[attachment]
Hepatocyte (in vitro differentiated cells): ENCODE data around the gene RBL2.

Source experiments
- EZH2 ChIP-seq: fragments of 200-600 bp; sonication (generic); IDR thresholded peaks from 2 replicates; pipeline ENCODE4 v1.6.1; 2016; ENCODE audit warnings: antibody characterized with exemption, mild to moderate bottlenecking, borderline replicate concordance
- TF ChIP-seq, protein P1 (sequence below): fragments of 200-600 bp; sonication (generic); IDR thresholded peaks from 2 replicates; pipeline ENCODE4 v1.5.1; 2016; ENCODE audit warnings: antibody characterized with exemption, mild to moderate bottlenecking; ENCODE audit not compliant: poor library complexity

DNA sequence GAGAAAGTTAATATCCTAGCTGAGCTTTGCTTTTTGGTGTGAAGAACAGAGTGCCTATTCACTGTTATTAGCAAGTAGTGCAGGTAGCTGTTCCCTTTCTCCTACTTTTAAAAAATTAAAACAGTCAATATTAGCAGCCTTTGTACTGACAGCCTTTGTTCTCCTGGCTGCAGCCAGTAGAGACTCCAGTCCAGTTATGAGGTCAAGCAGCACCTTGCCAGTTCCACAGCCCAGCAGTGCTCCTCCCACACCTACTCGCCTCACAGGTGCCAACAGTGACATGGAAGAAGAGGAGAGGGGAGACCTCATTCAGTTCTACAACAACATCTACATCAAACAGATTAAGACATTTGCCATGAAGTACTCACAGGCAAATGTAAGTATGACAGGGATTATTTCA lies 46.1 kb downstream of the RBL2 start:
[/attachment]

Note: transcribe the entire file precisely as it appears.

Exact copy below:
Hepatocyte (in vitro differentiated cells): ENCODE data around the gene RBL2.

Source experiments
- EZH2 ChIP-seq: fragments of 200-600 bp; sonication (generic); IDR thresholded peaks from 2 replicates; pipeline ENCODE4 v1.6.1; 2016; ENCODE audit warnings: antibody characterized with exemption, mild to moderate bottlenecking, borderline replicate concordance
- TF ChIP-seq, protein P1 (sequence below): fragments of 200-600 bp; sonication (generic); IDR thresholded peaks from 2 replicates; pipeline ENCODE4 v1.5.1; 2016; ENCODE audit warnings: antibody characterized with exemption, mild to moderate bottlenecking; ENCODE audit not compliant: poor library complexity

DNA sequence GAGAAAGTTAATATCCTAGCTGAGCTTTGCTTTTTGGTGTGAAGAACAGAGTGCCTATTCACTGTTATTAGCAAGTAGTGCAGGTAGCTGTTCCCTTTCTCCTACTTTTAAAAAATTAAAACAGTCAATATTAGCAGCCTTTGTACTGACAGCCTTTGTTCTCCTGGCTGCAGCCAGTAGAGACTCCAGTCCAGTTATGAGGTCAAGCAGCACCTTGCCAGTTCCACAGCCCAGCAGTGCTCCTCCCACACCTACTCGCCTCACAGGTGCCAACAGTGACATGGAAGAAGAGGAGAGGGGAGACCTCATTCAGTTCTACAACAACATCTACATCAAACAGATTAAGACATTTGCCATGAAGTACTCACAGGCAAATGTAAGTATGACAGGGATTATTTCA lies 46.1 kb downstream of the RBL2 start: